On June 2nd, Recycled Paper Printing co-sponsored the Boston premier of Green Fire , the full-length documentary about legendary environmentalist, Aldo Leopold.
Why did we sponsor this movie? Quite simply, we wanted to do our part in making more people aware of Leopold’s contributions to wilderness conservation and of the “land ethic” philosophy he developed.
What a happy coincidence that Jeannine Richards from the Aldo Leopold Foundation would call me to ask me to sponsor this Boston movie premier. She couldn’t possibly have known that somewhere back in the late 1970s, while strolling through the hallways of my high school at the end of the school year, I found a then-old copy of A Sand County Almanac discarded in a locker. I took the book home for summer reading. Leopold entranced me with his graceful rendering of nature observations in rural Wisconsin. More importantly, he strengthened in me a growing determination to protect the environment. How could a teenager, with what my Uncle John called an “overdeveloped sense of justice” not be profoundly moved by a statement like:
“Cease being intimidated by the argument that a right action is impossible because it does not yield maximum profits, or that a wrong action is to be condoned because it pays.” — Aldo Leopold (A Sand County Almanac)
Leopold was a pioneer and leader in the development of conservation management techniques – including the reintroduction of predators, such as wolves and mountain lions, into wilderness areas. He continued to study and write about ecology throughout the 1920s and 1930s – co-founding the Wilderness Society in 1935. You can read more about him at The Aldo Leopold Foundation’s website.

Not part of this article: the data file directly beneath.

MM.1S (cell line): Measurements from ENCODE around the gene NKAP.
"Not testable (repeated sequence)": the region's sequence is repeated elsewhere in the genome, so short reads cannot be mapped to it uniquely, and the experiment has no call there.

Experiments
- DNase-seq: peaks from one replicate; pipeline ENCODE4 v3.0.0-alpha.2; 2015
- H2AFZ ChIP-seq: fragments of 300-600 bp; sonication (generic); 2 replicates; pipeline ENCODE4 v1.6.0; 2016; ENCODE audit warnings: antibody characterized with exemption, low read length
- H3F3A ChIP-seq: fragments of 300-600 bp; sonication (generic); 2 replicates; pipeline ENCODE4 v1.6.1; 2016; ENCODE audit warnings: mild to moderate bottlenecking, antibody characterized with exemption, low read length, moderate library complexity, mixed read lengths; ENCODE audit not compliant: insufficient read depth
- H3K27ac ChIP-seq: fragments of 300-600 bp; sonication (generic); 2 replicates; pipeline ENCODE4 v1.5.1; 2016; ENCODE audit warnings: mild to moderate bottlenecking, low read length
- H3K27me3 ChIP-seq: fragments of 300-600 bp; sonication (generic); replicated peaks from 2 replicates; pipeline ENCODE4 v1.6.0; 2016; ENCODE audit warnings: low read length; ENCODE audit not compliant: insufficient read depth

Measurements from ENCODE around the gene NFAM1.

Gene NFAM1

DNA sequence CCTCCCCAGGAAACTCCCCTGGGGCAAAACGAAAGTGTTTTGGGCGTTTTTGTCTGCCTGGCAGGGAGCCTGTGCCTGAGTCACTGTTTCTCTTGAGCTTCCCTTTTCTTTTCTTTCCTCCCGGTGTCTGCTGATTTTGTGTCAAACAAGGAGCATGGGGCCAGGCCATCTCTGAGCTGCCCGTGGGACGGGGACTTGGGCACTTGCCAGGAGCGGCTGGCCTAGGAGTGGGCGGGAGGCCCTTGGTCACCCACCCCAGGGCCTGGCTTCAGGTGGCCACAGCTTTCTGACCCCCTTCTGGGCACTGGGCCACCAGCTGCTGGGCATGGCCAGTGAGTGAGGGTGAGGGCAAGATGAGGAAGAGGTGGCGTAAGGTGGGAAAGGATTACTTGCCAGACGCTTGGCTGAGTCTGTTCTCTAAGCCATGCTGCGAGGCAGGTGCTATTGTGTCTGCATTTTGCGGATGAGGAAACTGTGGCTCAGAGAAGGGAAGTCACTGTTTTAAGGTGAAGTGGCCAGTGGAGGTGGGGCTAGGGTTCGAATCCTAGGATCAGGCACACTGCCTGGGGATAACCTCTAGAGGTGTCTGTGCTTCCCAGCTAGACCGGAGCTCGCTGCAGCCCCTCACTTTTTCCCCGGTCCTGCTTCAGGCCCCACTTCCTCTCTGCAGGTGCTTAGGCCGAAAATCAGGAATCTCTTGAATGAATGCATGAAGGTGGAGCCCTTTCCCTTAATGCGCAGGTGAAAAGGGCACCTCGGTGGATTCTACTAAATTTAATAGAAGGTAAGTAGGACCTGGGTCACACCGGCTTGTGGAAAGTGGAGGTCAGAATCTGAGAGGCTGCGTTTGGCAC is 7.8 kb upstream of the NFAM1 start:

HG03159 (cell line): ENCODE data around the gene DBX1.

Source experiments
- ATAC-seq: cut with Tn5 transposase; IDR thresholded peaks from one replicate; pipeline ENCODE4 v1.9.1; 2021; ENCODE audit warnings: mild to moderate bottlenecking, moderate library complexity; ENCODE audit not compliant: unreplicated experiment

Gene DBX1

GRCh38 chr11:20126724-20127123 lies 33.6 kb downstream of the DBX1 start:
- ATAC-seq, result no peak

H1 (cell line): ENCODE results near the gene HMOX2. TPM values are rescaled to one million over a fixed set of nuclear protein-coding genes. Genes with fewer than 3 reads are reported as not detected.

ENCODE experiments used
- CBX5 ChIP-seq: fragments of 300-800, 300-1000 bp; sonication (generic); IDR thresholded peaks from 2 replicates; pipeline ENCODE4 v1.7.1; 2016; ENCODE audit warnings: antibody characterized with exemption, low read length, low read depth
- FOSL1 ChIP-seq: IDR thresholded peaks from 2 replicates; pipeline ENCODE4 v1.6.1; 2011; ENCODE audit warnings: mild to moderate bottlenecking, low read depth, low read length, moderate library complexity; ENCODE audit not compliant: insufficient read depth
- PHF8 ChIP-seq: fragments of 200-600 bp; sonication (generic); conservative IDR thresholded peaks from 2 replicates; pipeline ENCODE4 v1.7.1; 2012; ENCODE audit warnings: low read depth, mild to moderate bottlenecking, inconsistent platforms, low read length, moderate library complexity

Perhaps one of Leopold’s most far-reaching contributions was the development of the “land ethic” philosophy:
“The land ethic simply enlarges the boundaries of the community to include soils, waters, plants, and animals, or collectively: the land.” — Aldo Leopold
This seemingly simple postulate would become the philosophical foundation of the conservation and ecological movements that gained ground in the 1950s and, one could argue, of the sustainability movement of this century.
It is also a call to each of us to find a way to live on this planet in a way that recognizes the interconnected nature of life and the environment. In essence, he posited that unsustainable exploitation is unethical:
“That land is a community is the basic concept of ecology, but that land is to be loved and respected is an extension of ethics…..A land ethic, then, reflects the existence of an ecological conscience, and this in turn reflects a conviction of individual responsibility for the health of land.” — Aldo Leopold
This concept continues to inspire our company every day!